In case you were wondering, The Australian reported on Monday that the first Newspoll since the election – indeed, the first poll on voting intention of any kind since the election, unless someone else quickly gets in first – will be published “very shortly”.
In the meantime, I offer what will be the first in a series of posts that probe deep into the results of the federal election region by region, starting with Sydney and some of its immediate surrounds. Below are two colour-coded maps showing the two-party preferred swing at polling booth level, with each booth allocated a geographic catchment area built out of the “mesh blocks” that form the Australian Bureau of Statistics’ smallest unit of geographic analysis (typically encompassing about 30 dwellings). The image on the right encompasses the core of the city, while the second zooms further out. To get a proper look at either, click for an enlarged image.
In a pattern that will recur throughout this series, there is a clear zone of red in the inner city and the affluent, established eastern suburbs and northern beaches regions, giving way to an ocean of blue in the middle and outer suburbs. The occasional patches of red that break this up are often associated with sophomore surge effects, which played out to the advantage of Mike Freelander, who had no trouble retaining Macarthur (more on that below); Susan Templeman, who held out against a 2.0% swing in Macquarie; and Emma McBride, who survived a 3.3% swing in Dobell (albeit there was little to distinguish this from a 3.1% swing in neighbouring, Liberal-held Robertson).
The second part of our analysis compares the actual two-party results from the election with the results predicted by a linear regression model similar to, but more elaborate than, that presented here shortly after the election. This is based on the correlations observed across the nation between booth-level two-party results and the demography of booths’ catchment areas. The gory details of the model can be found here (the dependent variable being Labor’s two-party preferred percentage). The r-squared values indicate that the model explains 76.5% of the variation in the results – and doesn’t explain another 23.5%. Among the myriad unexplained factors that constitute the latter figure, the personal appeal (or lack thereof) of the sitting member (if any) might be expected to have a considerable bearing.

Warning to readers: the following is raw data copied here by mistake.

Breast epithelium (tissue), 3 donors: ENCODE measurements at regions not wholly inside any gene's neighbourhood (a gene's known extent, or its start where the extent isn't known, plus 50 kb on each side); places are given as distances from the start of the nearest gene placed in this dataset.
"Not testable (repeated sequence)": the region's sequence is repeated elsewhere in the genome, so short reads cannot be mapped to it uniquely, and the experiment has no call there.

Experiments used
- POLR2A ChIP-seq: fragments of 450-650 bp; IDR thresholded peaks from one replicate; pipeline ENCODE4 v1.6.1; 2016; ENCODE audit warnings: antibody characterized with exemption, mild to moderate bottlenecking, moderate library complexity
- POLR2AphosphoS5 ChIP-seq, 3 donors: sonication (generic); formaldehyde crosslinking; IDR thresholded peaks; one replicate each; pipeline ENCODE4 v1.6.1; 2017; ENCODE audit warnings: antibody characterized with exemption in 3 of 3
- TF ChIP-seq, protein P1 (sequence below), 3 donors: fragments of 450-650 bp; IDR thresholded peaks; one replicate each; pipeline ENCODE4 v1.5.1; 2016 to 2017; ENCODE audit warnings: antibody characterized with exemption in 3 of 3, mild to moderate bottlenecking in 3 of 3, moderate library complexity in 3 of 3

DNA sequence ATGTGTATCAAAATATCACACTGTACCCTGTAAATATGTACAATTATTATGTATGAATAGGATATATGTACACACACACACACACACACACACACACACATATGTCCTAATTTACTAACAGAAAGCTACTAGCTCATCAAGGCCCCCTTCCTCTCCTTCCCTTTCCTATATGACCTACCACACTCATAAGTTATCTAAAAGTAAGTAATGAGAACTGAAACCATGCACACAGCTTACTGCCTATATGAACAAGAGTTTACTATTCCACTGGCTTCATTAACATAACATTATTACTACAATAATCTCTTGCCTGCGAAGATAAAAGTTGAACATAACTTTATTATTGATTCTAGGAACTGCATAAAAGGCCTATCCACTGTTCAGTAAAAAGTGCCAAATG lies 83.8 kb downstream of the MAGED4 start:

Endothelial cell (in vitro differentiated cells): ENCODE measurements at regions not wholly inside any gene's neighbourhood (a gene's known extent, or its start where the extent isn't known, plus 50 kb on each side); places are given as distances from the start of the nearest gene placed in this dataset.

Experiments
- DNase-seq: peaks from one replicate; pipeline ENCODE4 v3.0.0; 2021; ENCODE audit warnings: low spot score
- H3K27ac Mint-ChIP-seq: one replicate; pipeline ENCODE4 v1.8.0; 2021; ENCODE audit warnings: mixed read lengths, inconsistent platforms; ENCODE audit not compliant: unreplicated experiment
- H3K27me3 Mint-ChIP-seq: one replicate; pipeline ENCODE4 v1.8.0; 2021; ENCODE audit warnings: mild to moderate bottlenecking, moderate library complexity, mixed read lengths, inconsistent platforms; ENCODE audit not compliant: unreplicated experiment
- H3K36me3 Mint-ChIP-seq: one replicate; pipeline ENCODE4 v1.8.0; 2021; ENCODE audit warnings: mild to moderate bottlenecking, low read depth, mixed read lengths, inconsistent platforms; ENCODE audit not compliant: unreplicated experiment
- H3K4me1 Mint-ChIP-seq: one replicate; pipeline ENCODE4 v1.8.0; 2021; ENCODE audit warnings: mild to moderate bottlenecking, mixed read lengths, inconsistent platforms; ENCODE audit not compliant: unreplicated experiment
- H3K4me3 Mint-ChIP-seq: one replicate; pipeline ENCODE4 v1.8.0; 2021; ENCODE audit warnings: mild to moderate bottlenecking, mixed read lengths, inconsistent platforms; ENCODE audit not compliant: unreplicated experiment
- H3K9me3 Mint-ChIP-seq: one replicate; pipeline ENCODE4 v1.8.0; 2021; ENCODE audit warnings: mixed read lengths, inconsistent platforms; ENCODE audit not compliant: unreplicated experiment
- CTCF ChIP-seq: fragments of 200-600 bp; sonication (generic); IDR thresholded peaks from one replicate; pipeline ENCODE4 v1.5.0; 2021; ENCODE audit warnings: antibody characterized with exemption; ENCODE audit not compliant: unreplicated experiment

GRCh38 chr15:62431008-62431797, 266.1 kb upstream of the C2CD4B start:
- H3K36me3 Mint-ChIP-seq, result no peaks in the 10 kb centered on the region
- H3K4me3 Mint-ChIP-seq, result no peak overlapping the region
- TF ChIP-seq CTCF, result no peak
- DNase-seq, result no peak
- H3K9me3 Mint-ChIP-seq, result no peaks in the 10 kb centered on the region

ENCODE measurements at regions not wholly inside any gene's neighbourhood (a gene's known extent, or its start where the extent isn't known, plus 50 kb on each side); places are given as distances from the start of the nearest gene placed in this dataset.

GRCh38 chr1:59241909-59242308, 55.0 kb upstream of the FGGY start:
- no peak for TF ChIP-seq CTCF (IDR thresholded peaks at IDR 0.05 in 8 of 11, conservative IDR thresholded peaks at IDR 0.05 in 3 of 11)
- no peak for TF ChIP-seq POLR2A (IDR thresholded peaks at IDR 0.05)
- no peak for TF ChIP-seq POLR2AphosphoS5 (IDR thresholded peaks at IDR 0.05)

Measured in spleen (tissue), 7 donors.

Such a model can be used to produce estimates that hopefully give some idea as to where the two parties were punching above and below their weight, and where the results were as we might have expected in view of broader trends. The latter more-or-less encompasses Lindsay, which was the only seat in the Sydney region to change hands between Labor and the Coalition (the only other change being Zali Steggall’s win over Tony Abbott in Warringah). The table below shows, progressively, the model’s estimate of Labor’s two-party vote, the actual result, and the difference between the two.
The first thing that leaps out is that the current leaders of both parties did exceptionally well, with their margins evidently being padded out by their substantial personal votes. Beyond that though, patterns get a little harder to discern. The Liberal-versus-independent contests in Warringah and Wentworth appear to have had very different effects on the Coalition’s two-party margins over Labor, which reduced to a remarkably narrow 2.1% as voters turned on Tony Abbott in Warringah, but remained solid at 9.8% in Wentworth, suggesting Dave Sharma may have accumulated a few fans through two recent campaigns and a dignified showing in the wake of the by-election defeat. That there was nonetheless a 7.9% two-party swing to Labor illustrates that he still has a way to go before he matches Malcolm Turnbull on this score.
The modelled result further emphasises the particularly good result Labor had in Macarthur, a seat the Liberals held from 1996 until 2016, when Russell Matheson suffered first an 8.3% reduction in his margin at a redistribution, and then an 11.7% swing to Labor’s Michael Freelander, a local paediatrician. At the May 19 election, the seat defied the national pattern in which outer urban seats that responded had unfavourably to Malcolm Turnbull swept back to the Liberals, with Freelander in fact managing the tiniest of swings in his favour. In addition to Freelander’s apparent popularity, this probably reflected a lack of effort put into the Liberal campaign, as the party narrowly focused on its offensive moves in Lindsay and Macquarie and defensive ones in Gilmore and Reid.